Agencies

[Federal Register Volume 80, Number 147 (Friday, July 31, 2015)]
[Notices]
[Pages 45681-45684]
From the Federal Register Online via the Government Publishing Office [www.gpo.gov]
[FR Doc No: 2015-18307]


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DEPARTMENT OF THE INTERIOR

Bureau of Reclamation

[RR02800000, 15XR0680A1, RX.17868946.0000000]


Notice of Availability of the Draft Environmental Impact 
Statement for the Coordinated Long-Term Operation of the Central Valley 
Project and State Water Project

AGENCY: Bureau of Reclamation, Interior.

ACTION: Notice.

-----------------------------------------------------------------------

SUMMARY: The Bureau of Reclamation has prepared and made available for 
public review and comment, the Draft Environmental Impact Statement 
(DEIS) on impacts of implementing the 2008 U.S. Fish and Wildlife 
Service Biological Opinion and the 2009 National Marine Fisheries 
Service Biological Opinion, including the Reasonable and Prudent 
Alternatives, for the Coordinated Long-Term Operation of the Central 
Valley Project and State Water Project. This action will continue the 
operation of the Central Valley Project in coordination with the State 
Water Project. The DEIS was drafted in response to the November 16, 
2009 United States Court of Appeals for the Ninth Circuit ruling that 
the Bureau of Reclamation must conduct a National Environmental Policy 
Act review to determine whether the associated 2008 U.S. Fish & 
Wildlife Service and 2009 National Marine Fisheries Service Reasonable 
and Prudent Alternatives cause a significant effect to the human 
environment.

DATES: Submit written comments on the DEIS on or before September 29, 
2015.
    Four public meetings will be held to receive oral and written 
comments:
     Wednesday, September 9, 2015, from 2 to 4 p.m., 
Sacramento, CA;
     Thursday, September 10, 2015, from 6 to 8 p.m., Red Bluff, 
CA;
     Tuesday, September 15, 2015, from 6 to 8 p.m., Los Banos 
CA; and
     Thursday, September 17, 2015, from 6 to 8 p.m., Irvine, 
CA.
    Staff will be available to take comments and answer questions 
during this time.

ADDRESSES: Send written comments to Mr. Ben Nelson, Bureau of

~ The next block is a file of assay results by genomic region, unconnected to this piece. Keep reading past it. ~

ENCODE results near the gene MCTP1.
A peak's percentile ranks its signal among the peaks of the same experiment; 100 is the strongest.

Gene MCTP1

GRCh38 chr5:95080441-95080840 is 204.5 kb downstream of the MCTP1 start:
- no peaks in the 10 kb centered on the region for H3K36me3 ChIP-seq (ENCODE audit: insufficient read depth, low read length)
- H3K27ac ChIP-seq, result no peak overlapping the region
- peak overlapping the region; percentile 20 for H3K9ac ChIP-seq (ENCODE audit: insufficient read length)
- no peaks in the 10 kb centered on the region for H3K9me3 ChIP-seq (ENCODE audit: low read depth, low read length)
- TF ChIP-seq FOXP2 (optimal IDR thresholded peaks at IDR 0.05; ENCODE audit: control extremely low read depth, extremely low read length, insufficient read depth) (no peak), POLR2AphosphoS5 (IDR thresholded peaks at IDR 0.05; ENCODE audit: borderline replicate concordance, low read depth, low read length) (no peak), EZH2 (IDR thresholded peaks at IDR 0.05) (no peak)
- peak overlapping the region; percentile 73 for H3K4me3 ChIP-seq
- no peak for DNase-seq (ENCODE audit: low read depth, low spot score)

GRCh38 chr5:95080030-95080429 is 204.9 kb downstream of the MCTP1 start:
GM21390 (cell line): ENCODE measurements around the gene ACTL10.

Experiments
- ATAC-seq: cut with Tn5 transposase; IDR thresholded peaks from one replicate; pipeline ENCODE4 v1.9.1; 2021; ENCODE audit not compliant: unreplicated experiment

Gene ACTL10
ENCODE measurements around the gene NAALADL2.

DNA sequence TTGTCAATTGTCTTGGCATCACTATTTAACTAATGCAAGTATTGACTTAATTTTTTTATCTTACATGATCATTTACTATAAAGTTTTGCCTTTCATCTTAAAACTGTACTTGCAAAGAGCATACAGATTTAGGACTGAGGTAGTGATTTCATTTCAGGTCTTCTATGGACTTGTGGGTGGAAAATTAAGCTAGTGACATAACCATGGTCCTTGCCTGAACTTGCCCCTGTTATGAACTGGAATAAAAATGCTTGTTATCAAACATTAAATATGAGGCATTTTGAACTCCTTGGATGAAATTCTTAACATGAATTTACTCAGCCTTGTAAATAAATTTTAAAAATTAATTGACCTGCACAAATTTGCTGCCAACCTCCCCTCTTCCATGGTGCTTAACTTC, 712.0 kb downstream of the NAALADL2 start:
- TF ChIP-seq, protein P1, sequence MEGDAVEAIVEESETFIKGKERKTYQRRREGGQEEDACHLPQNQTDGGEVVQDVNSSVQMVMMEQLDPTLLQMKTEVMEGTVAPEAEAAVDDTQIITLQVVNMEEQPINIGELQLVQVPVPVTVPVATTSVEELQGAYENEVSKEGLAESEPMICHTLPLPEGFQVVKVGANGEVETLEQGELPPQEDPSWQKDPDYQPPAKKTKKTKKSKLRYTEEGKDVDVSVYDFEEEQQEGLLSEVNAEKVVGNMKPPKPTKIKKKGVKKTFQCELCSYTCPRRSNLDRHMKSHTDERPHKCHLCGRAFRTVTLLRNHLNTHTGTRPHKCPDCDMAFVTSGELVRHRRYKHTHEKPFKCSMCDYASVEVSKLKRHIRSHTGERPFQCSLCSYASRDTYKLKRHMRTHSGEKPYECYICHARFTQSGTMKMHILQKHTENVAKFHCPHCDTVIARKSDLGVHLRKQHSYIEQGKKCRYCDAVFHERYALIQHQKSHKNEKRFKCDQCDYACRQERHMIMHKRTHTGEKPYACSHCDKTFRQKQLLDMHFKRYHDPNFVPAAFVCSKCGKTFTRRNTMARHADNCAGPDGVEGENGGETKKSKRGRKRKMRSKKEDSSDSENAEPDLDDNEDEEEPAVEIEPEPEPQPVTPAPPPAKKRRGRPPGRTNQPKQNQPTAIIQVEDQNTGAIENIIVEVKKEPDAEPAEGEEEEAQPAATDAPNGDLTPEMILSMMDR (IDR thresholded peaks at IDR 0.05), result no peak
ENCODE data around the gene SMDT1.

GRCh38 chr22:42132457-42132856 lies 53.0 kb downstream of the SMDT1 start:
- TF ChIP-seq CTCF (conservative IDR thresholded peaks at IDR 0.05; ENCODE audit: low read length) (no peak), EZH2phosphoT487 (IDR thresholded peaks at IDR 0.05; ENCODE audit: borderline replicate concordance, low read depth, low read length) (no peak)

Reclamation, Bay-Delta Office, 801 I Street, Suite 140, Sacramento, CA 
95814-2536; fax to (916) 414-2439; or via email to bcnelson@usbr.gov.
    Public meetings will be held at the following locations:
     Sacramento--Federal Building, 650 Capitol Mall, Stanford 
Room, Sacramento, CA 95814.
     Red Bluff--Red Bluff Community Center, 1500 S. Jackson 
Street, Red Bluff, CA 96080.
     Los Banos--Los Banos Community Center, Grand Room 645 7th 
Street, Los Banos, CA 93635.
     Irvine--Hilton Hotel Irvine/Orange County Airport, 18800 
MacArthur Boulevard, Irvine, CA 92612.
    The DEIS may be viewed at the Bureau of Reclamation's Web site at 
http://www.usbr.gov/mp/nepa/nepa_projdetails.cfm?Project_ID=21883.
    To request a compact disc of the DEIS, please contact Mr. Ben 
Nelson as indicated above, or call (916) 414-2424.

FOR FURTHER INFORMATION CONTACT: Ms. Janice Pi[ntilde]ero, Endangered 
Species Act Compliance Specialist, Bureau of Reclamation, via email at 
jpinero@usbr.gov, or by phone (916) 414-2428. For public involvement 
information, please contact Wilbert Moore via email at wmoore@usbr.gov, 
or phone at (916) 978-5102.

SUPPLEMENTARY INFORMATION:

I. Agencies Involved

    We, the Bureau of Reclamation, are the lead Federal agency. We 
invited over 740 agencies to participate as

[[Page 45682]]

cooperating agencies. Twenty-one agencies agreed to participate as 
cooperating agencies for preparation of the environmental impact 
statement in accordance with the National Environmental Policy Act 
(NEPA), including:
     U.S. Fish and Wildlife Service (USFWS),
     National Marine Fisheries Service (NMFS),
     U.S. Army Corps of Engineers,
     U.S. Environmental Protection Agency (EPA),
     Bureau of Indian Affairs,
     California Valley Miwok Tribe,
     California Department of Water Resources,